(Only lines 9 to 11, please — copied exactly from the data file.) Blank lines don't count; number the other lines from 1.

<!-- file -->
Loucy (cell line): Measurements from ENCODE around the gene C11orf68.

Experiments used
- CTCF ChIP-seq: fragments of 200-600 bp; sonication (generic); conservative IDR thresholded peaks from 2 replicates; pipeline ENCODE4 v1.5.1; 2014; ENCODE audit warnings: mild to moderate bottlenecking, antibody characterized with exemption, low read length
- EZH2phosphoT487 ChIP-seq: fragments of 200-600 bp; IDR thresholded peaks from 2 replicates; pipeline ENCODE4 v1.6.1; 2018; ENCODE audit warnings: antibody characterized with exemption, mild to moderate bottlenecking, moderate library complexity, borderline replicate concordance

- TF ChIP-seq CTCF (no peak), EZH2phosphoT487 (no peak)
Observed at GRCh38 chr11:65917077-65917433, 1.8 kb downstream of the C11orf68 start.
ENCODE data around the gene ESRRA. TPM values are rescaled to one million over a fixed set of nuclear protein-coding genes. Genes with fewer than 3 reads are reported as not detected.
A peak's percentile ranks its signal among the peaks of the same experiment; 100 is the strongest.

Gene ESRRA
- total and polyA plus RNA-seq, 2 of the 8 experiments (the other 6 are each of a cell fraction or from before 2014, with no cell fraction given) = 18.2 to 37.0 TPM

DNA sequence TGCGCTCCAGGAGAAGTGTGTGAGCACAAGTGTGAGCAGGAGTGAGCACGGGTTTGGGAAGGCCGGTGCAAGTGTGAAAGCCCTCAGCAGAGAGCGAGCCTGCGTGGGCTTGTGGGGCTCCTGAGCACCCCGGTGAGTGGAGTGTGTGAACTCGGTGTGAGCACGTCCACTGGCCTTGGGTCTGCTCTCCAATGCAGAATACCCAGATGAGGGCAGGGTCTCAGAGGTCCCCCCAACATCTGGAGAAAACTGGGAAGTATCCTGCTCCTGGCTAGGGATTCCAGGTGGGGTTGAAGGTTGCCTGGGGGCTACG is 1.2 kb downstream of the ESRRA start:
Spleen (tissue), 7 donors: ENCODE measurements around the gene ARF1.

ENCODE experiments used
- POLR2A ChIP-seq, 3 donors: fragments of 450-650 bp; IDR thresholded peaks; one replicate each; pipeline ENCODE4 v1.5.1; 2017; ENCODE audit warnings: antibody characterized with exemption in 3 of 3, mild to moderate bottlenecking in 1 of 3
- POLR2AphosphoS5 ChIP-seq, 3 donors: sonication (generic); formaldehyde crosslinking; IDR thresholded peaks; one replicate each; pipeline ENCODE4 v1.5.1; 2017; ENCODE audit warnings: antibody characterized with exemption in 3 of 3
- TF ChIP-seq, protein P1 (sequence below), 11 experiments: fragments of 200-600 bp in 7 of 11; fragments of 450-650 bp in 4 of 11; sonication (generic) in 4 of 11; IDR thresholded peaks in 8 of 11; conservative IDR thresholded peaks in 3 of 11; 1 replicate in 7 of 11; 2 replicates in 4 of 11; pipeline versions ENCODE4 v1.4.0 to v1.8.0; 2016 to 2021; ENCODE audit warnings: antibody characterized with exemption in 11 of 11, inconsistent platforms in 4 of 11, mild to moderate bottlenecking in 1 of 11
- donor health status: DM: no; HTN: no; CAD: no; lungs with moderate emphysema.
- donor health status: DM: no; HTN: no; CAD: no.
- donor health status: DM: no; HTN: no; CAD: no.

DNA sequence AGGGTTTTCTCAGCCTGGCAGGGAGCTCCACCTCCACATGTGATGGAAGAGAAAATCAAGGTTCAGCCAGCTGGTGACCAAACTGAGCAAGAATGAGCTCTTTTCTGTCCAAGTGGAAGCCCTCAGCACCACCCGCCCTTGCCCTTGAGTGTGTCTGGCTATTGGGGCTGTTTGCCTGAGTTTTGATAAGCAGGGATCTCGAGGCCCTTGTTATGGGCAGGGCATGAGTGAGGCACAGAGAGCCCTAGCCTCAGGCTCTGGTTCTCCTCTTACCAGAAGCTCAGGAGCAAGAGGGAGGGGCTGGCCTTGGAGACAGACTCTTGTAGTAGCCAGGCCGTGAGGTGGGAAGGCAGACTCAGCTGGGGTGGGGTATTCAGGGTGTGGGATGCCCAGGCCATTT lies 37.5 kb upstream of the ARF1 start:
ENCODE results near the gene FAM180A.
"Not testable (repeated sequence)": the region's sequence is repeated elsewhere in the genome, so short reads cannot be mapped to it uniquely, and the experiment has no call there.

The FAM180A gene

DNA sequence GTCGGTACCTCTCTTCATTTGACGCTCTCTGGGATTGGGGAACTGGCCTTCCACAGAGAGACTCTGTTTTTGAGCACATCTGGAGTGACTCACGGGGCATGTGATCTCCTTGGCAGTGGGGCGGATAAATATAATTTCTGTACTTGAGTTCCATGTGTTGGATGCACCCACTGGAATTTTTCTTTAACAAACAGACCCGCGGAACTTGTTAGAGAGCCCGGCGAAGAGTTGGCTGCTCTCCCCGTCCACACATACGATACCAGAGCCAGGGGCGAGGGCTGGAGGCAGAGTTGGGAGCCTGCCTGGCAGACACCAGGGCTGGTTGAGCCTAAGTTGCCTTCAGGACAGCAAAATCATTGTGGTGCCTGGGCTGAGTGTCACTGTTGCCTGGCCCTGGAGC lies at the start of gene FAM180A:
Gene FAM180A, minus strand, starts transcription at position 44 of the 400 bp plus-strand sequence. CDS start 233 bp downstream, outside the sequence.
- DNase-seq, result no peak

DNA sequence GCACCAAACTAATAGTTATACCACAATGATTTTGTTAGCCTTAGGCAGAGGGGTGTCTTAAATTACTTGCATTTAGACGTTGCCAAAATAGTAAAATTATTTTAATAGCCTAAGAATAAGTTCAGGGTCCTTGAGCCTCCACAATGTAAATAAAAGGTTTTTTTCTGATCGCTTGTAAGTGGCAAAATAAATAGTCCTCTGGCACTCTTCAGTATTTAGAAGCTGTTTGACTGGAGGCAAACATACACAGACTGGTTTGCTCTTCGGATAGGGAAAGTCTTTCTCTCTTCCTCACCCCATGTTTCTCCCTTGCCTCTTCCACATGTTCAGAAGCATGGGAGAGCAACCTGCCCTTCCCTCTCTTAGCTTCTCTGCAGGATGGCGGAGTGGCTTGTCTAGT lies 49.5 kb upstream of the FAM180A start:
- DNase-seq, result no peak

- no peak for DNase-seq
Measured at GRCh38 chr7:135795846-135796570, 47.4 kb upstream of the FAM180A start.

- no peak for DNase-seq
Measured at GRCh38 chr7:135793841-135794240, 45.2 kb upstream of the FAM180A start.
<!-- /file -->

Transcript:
Gene ESRRA
- total and polyA plus RNA-seq, 2 of the 8 experiments (the other 6 are each of a cell fraction or from before 2014, with no cell fraction given) = 18.2 to 37.0 TPM

DNA sequence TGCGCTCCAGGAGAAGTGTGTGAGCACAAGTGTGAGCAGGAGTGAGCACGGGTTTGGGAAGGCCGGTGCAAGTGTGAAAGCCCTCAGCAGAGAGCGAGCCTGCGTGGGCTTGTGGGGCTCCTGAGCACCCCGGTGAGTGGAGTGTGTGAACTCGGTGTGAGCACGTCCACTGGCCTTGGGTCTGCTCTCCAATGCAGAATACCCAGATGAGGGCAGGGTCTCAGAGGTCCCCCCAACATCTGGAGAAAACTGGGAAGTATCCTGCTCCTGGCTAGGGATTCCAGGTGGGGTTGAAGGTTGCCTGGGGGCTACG is 1.2 kb downstream of the ESRRA start: